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CSE Excel Formulas: Find Specific Words With-in a Column of Keywords

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CSE Formulas are a lost science to the vast majority of Excel Users.  CSE stands for Control+Shift+Enter.  CSE formulas allow you to perform array calculations.  Let’s see how it works:

To calculate to total product sum of each row, you will need to write 4 short formulas (see image) or 1 long one = (A2*B2)+(A3*B3) )+(A4*B4) )+(A5*B5) )+(A6*B6)

To utilize the power of CSE formulas and simplify your calculations you would enter the following formula in Cell C4 and get the same result:  =sum(A2:B6*B2:B6).  Before you press enter, Remember, you must press (CSE) Control+Shit+Enter.  This is the only way to convert your formula to calculate Arrays.  You will notice that your formula converted from =sum(A2:A6*B2:B6) to ={sum(A2:A6*B2:B6)}. This may sound like its not worth the time, but consider more complex formulas over 1,000s of cells!

Now, like a child in school you are asking yourself: “How am I going to use this in the real (SEM) world?”  Lets take a look…

Say you have 2,300 new keywords in a massive list targeted to provide physical therapy to people with back issues, but it’s a dirty list and you want to exclude any keywords related to surgery.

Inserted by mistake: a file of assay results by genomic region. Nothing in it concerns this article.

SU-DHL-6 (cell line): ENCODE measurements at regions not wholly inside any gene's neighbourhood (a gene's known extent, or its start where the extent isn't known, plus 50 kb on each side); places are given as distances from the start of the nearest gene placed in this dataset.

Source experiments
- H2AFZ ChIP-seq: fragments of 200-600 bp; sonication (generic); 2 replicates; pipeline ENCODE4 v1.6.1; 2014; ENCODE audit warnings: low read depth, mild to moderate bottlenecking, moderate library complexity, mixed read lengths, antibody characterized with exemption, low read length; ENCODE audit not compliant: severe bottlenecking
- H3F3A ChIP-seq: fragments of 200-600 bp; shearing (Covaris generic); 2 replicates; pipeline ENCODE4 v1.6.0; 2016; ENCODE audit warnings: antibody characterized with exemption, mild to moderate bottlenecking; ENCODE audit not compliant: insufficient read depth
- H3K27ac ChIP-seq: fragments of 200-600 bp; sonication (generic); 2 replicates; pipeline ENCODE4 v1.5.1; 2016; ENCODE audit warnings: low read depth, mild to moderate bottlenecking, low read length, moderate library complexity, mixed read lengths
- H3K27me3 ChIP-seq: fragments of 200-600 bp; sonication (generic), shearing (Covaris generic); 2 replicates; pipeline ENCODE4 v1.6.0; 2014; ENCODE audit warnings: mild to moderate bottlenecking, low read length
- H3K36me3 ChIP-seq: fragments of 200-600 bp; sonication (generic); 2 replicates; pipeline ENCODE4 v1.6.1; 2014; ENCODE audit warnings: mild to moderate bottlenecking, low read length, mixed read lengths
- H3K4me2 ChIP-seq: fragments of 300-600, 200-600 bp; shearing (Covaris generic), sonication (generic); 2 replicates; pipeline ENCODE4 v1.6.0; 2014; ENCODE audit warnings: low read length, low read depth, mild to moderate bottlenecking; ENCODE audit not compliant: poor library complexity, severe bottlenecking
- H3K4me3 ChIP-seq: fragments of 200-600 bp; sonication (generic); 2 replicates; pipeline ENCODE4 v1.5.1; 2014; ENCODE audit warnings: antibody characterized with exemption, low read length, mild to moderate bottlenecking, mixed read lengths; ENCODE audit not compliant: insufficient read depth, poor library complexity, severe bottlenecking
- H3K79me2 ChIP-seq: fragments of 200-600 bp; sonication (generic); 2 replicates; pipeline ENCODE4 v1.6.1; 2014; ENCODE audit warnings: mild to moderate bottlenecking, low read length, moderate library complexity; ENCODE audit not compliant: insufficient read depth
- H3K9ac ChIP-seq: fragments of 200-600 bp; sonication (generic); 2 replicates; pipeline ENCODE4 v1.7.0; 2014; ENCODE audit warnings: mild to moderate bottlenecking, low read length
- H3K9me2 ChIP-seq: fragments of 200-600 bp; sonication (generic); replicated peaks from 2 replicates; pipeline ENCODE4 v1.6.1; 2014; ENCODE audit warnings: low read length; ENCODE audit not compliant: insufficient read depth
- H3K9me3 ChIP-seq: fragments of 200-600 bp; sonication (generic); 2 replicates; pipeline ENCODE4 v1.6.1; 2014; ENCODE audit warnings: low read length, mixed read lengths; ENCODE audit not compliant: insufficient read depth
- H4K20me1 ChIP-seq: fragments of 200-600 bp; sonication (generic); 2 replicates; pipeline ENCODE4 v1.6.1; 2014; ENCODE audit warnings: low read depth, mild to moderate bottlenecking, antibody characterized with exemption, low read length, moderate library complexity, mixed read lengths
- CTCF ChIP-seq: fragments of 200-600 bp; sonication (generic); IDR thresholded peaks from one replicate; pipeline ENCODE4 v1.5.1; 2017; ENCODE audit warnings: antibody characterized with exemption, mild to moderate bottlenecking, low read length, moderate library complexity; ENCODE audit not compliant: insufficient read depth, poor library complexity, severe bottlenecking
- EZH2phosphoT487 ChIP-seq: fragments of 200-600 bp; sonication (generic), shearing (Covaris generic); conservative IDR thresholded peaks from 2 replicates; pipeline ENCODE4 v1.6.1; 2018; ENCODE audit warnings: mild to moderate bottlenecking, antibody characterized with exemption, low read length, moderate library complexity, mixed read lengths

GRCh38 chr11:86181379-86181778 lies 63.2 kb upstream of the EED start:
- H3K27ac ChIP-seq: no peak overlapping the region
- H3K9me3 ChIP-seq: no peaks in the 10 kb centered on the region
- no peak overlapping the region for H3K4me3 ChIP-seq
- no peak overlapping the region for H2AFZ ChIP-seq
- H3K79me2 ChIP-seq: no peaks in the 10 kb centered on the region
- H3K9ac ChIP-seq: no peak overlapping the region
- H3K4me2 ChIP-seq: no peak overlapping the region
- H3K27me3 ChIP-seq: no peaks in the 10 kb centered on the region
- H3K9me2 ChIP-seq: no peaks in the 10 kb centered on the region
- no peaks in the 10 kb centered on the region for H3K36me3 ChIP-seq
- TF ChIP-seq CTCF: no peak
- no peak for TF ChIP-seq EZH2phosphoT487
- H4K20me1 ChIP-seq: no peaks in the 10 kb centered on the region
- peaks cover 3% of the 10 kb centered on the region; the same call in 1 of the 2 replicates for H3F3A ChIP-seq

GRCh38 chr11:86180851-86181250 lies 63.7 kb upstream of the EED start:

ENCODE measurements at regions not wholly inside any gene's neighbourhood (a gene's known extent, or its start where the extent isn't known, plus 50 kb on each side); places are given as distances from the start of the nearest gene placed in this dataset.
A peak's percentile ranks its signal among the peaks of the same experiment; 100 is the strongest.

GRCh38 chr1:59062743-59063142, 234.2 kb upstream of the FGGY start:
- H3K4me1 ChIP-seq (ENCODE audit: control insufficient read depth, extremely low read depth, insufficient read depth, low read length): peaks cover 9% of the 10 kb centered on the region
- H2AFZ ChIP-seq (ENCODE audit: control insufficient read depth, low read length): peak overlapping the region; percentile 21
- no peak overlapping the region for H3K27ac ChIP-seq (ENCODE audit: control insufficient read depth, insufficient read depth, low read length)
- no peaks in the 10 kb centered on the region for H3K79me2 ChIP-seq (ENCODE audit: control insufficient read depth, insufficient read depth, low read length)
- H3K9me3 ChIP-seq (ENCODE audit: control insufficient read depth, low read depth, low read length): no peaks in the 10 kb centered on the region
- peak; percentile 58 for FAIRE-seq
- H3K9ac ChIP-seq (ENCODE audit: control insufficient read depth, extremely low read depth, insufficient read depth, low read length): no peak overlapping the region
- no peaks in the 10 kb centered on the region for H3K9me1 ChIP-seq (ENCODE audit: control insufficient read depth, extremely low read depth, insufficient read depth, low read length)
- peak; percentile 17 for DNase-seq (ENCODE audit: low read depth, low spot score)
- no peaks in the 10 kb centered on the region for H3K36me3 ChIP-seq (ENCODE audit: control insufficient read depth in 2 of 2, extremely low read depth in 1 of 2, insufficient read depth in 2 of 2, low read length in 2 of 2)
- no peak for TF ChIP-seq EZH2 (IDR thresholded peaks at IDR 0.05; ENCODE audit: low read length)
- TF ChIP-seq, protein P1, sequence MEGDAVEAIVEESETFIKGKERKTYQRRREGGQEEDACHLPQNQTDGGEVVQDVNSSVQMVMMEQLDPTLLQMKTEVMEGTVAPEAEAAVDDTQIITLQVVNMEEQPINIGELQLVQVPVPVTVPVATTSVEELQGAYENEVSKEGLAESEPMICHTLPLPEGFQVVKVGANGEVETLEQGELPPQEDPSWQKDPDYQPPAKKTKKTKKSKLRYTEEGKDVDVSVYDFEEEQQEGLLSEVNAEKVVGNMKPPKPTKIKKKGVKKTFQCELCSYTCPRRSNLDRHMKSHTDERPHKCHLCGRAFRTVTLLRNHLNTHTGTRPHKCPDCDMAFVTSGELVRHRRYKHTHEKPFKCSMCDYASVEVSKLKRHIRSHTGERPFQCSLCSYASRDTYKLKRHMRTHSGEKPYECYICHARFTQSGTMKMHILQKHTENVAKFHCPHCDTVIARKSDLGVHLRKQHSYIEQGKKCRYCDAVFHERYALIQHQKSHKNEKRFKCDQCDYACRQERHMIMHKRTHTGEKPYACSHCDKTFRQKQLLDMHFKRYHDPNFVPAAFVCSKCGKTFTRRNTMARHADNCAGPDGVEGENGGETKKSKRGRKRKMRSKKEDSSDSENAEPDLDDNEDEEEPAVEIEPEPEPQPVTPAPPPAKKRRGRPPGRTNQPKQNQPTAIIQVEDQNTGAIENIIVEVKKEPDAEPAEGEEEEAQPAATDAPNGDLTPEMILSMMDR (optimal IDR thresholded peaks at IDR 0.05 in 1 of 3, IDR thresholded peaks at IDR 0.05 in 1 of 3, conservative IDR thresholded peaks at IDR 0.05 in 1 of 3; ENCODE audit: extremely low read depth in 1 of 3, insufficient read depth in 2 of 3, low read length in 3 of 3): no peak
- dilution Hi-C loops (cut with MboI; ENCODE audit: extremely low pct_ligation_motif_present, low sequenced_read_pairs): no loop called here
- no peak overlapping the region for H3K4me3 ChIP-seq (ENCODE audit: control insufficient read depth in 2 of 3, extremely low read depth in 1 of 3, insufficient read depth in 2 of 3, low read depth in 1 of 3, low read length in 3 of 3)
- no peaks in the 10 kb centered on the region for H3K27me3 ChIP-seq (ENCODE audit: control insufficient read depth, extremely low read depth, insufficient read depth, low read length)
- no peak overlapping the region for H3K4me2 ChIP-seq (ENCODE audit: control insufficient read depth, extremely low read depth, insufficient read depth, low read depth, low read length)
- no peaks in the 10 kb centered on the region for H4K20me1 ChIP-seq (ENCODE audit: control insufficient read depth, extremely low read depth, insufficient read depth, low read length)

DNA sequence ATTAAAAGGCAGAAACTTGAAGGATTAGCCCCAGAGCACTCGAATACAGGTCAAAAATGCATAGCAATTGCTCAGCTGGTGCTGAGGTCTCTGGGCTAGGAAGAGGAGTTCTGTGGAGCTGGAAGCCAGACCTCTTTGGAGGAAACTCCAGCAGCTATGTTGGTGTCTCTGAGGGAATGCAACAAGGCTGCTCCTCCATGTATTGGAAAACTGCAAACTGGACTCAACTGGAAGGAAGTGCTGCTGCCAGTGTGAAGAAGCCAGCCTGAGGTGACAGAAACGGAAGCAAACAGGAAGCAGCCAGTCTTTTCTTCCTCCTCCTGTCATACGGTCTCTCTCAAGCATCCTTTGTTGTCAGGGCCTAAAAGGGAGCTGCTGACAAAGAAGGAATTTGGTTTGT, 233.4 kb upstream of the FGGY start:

• Column A should have your keywords
  • Column B should have your negative keyword list
  • Column D will be where your CSE formula goes

Use the following formula in Cell D2: =IF(SUM(NOT(ISERROR(FIND($B$2:$B$6,A2)))*1)>0,TRUE,FALSE) & CTRL+SHIFT+ENTER
The only variable you need to change in this formula is $B$6: The 6 represents the last row on which you negative keyword list ends.  In this example, it ends on Row 6.  If it ends on row 50, then the formula would change to $B$50 or ={IF(SUM(NOT(ISERROR(FIND($B$2:$B$50,A2)))*1)>0,TRUE,FALSE)}



Copy the formula down to the last row in Column A.  Turn on Filter and select True from Column D or sort by Column D.  You can now delete those rows which you do not want and continue with your clean keyword list.

You can also use this formula to build an account structure. Instead of using negative keywords, add a list of like minded words to help you group into campaigns and adgroups.

At the recent PubCon conference in Las Vegas, I had the opportunity to have lunch with Matt Cutts of Google and ask him a few questions regarding SEO. Instead of the usual questions he gets about link weight, though, I wanted to get his thoughts from Google’s perspective on what search marketers should be doing during these rough economic times.

Watch the interview at